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By Jeff White (jwhite@virginia.edu)
VirginiaSports.com

CHARLOTTESVILLE – When he arrived at the University of Virginia in the summer of 2016, the young Swede didn’t expect to stay long. One year, maybe two, Carl Soderlund figured, and then he’d leave to pursue a professional tennis career.

Funny how plans can change. Söderlund, who’s from Stockholm, Sweden, will be a fourth-year student at UVA in 2019-20, and not because he’s struggled on the court. He’s seeded No. 3 in the NCAA singles tournament, which begins May 20 in Orlando, Fla.

“The more time I spend at UVA, the more I love it and the more I just want to come back and spend more time here,” Söderlund said.

At the Hoos Choice show Wednesday night at John Paul Jones Arena, he and Jocelyn Willoughby received the ACC Scholar-Athlete awards for UVA.

Willoughby, a women’s basketball standout, is living on the Lawn this year. Söderlund is among the students who’ll have that honor in 2019-20. It’s believed he’ll be the first UVA men’s tennis player to live on the Lawn. He’s majoring in economics, with a minor in statistics.

“It’s just a great story, because he definitely earned it,” Virginia head coach Andres Pedroso said. “It didn’t come easy to him. He’s somebody that really put in the hours, and it’s not like he took easy, comfortable classes. He’s fully embraced and challenged himself in every way that UVA can challenge you as a student-athlete.”

On the Lawn, Söderlund’s neighbors will include Scott Beardsley, dean of UVA’s Darden School of Business, who lives with his family in Pavilion I. Beardsley, an accomplished tennis player himself, has “been a great mentor to our student-athletes on the team,” Pedroso said. “He’s always opened up his doors of his pavilion to the guys, just so they can enjoy it as much as he and his wife, Claire, love living there.”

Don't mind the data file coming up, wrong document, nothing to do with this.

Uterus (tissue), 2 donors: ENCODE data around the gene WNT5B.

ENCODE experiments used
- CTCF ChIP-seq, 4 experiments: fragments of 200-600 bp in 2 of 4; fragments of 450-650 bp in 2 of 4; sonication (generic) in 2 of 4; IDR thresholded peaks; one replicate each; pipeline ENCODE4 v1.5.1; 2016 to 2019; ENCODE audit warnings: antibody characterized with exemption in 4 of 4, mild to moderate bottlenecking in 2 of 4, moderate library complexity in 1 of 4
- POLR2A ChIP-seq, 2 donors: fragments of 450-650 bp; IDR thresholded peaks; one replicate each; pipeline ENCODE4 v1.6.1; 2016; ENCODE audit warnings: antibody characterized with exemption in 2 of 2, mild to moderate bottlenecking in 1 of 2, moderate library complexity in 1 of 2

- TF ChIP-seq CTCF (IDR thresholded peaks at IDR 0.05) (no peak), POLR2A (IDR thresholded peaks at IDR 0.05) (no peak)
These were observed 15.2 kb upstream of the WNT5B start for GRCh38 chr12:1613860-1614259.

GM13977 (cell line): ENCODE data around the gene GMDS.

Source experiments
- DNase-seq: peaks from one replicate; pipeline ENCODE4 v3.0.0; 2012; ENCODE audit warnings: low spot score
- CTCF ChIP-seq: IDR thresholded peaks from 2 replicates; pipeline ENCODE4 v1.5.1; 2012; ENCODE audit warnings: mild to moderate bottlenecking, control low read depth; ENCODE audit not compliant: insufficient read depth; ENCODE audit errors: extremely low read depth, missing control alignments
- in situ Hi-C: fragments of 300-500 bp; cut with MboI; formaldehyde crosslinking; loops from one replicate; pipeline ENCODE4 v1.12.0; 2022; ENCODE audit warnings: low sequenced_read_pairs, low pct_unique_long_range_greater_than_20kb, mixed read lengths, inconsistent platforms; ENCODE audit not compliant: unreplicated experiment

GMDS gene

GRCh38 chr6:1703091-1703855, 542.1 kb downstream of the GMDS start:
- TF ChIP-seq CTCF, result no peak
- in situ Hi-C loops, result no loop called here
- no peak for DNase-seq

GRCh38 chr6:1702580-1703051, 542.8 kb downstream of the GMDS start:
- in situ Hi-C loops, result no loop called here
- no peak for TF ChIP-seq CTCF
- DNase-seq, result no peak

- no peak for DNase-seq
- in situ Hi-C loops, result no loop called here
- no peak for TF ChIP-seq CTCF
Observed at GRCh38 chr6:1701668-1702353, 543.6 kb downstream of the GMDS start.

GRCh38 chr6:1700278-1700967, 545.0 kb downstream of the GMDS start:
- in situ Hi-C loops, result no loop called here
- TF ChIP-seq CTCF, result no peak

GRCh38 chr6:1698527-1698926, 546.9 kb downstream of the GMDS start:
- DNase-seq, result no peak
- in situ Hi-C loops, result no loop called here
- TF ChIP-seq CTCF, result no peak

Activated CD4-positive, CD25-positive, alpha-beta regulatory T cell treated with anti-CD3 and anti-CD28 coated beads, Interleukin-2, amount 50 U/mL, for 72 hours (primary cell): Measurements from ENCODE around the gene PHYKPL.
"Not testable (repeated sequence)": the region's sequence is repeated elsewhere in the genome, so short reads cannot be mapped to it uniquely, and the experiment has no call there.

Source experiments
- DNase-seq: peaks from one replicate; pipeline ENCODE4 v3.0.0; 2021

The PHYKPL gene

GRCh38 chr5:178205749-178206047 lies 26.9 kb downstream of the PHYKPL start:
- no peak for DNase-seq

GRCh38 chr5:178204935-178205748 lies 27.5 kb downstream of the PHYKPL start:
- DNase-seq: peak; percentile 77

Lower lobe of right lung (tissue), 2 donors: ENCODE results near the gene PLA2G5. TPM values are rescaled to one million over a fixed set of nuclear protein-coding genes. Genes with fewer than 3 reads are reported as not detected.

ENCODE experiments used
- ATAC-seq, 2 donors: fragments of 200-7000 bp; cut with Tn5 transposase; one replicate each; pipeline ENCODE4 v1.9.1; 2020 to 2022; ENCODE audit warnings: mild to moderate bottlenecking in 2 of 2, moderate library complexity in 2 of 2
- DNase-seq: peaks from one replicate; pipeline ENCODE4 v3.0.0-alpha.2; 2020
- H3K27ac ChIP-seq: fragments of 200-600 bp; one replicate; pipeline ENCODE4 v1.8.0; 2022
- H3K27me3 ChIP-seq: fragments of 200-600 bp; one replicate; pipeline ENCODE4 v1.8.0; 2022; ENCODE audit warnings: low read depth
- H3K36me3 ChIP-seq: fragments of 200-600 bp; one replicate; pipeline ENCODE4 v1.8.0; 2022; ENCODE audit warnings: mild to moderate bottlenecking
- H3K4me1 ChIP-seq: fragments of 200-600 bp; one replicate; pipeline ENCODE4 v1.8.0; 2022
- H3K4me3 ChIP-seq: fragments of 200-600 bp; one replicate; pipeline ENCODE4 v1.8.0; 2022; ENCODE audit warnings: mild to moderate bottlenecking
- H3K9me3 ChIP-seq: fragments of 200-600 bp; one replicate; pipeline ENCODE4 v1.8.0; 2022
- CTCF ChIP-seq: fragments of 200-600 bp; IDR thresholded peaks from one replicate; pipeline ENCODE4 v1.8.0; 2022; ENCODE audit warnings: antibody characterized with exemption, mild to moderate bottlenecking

The Beardsleys suggested to Söderlund that he consider applying for a room on the Lawn, he said, “and they got me in contact with a few people that live there right now, so I could get a look into how it actually is. The more I started thinking about it, the more it appealed to me.”

His experience at UVA has helped him grow and mature, Söderlund said. “I’ve learned how to accept different people, learned how to lead in a good way, not only yourself but to develop together and improve as a group. There’s so many things I’ve learned and so many things I’m going to learn.”

Söderlund was fluent in English when he arrived at UVA. Even so, he struggled at first to keep up academically.

“It was definitely challenging,” Söderlund said. “I remember the first four weeks I was here, the language was just so hard. I remember going into lectures and just not understanding anything. They were going through the material so fast.

“That was for sure a barrier, but I guess as with everything you do, you adapt to it and you just go from there.”

The 6-2 Söderlund’s transition to college tennis went more smoothly. During his first year at UVA, his head coach was Brian Boland, who’s now at Baylor. Söderlund, playing mainly No. 3 singles, posted a 15-3 record and helped the Wahoos capture the NCAA title.

In 2017-18, the Cavaliers’ first season under Pedroso, Söderlund played No. 1 singles and made the All-ACC first team. His record in singles this season is 19-4, and he was recently named ACC Player of the Year.

“He’s just been a rock for us at the number-one singles spot,” Pedroso said, “and he’s done it with class and he’s done it with integrity, and he’s done it with just a lot of hard work, which is what he’s all about.